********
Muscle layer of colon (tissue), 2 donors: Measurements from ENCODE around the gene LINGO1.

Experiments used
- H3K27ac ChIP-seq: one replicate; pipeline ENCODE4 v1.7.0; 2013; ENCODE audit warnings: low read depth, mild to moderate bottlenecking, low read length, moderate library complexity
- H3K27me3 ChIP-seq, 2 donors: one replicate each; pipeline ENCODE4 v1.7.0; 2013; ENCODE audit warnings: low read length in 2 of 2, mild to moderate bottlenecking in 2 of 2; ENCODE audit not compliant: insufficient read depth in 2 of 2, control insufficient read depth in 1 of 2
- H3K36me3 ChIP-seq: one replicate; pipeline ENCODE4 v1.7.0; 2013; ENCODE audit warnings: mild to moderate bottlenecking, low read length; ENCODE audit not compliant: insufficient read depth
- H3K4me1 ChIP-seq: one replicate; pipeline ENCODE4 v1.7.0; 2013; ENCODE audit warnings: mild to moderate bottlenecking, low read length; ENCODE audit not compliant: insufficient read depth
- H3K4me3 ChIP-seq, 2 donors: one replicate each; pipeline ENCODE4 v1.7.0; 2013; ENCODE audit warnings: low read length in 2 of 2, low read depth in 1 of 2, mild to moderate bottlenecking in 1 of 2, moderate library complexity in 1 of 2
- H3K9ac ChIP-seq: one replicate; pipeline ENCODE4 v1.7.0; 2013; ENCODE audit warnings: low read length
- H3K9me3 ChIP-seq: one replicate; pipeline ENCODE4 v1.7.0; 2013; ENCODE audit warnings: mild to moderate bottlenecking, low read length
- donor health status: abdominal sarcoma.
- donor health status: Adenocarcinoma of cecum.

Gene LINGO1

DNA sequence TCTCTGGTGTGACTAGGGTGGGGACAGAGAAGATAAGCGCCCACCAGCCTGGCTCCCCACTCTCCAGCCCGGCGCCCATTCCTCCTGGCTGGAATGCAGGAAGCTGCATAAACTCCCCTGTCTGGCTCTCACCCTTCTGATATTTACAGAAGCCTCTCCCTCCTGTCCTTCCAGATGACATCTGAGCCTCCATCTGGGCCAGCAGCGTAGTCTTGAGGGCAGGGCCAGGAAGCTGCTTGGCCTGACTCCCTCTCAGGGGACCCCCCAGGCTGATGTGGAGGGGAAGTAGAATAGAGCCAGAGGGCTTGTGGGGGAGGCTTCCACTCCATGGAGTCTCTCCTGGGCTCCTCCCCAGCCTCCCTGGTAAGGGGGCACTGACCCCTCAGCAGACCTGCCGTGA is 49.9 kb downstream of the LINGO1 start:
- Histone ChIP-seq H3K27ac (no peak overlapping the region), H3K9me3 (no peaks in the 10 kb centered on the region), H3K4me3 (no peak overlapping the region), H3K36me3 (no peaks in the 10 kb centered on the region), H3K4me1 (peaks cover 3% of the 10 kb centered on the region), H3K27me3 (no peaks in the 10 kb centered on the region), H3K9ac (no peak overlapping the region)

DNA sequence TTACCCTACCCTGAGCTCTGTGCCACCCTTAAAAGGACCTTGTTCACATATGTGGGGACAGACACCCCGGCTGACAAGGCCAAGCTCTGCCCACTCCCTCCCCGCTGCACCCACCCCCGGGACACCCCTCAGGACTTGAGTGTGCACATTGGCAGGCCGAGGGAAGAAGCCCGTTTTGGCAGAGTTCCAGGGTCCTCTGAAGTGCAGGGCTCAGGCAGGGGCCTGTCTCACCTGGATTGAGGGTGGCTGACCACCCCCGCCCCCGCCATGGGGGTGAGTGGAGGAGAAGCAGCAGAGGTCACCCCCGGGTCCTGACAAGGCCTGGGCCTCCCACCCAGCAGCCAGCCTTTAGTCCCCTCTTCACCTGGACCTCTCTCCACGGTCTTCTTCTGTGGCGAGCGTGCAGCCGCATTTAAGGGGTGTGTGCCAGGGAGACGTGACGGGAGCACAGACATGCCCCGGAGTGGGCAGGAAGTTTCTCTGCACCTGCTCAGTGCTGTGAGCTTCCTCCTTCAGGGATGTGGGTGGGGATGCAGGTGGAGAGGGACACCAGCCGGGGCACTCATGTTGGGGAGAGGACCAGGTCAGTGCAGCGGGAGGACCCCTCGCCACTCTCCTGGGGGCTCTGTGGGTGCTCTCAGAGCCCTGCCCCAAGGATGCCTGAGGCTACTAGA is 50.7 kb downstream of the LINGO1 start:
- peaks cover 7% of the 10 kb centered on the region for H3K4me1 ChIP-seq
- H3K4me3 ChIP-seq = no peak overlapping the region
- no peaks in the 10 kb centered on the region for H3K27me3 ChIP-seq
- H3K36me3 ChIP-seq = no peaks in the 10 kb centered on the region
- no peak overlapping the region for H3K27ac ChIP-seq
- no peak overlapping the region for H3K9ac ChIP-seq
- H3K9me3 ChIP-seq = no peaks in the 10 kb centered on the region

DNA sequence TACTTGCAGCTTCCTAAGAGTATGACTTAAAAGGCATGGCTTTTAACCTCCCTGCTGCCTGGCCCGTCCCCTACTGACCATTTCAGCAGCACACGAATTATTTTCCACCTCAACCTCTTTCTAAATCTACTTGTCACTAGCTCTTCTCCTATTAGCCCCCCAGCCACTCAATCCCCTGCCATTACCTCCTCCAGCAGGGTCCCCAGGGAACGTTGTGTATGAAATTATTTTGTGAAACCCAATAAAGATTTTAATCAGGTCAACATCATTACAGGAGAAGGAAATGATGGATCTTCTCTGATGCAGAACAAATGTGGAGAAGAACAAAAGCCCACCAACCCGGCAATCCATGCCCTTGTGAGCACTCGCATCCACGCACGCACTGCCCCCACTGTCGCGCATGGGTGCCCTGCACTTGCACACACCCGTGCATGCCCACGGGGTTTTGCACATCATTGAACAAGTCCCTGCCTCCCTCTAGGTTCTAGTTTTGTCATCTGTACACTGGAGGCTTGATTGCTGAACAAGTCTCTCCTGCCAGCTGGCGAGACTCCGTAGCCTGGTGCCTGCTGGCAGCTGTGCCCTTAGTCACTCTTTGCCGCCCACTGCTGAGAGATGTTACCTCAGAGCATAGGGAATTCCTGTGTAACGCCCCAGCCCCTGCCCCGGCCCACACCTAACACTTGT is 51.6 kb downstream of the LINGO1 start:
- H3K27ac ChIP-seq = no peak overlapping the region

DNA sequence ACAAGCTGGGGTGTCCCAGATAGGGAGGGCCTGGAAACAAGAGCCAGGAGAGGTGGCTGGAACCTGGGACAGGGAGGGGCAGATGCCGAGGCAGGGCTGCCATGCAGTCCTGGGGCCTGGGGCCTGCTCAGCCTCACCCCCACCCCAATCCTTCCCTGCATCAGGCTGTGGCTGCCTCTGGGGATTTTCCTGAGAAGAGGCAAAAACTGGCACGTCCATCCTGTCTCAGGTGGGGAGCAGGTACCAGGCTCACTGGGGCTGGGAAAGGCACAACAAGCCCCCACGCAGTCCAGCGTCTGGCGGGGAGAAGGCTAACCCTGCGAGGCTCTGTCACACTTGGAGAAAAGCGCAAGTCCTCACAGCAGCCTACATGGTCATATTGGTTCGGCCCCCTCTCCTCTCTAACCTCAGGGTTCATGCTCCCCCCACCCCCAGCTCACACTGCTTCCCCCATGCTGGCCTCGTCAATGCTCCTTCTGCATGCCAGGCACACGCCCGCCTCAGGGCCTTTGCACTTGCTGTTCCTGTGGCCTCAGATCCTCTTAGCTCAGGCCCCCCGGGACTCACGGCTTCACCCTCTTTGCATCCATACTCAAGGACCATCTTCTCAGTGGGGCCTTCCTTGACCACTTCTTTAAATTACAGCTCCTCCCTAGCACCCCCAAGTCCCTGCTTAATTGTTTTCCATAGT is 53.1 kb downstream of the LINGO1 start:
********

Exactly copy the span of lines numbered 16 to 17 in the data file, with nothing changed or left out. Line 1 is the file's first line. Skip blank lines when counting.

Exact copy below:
- peaks cover 7% of the 10 kb centered on the region for H3K4me1 ChIP-seq
- H3K4me3 ChIP-seq = no peak overlapping the region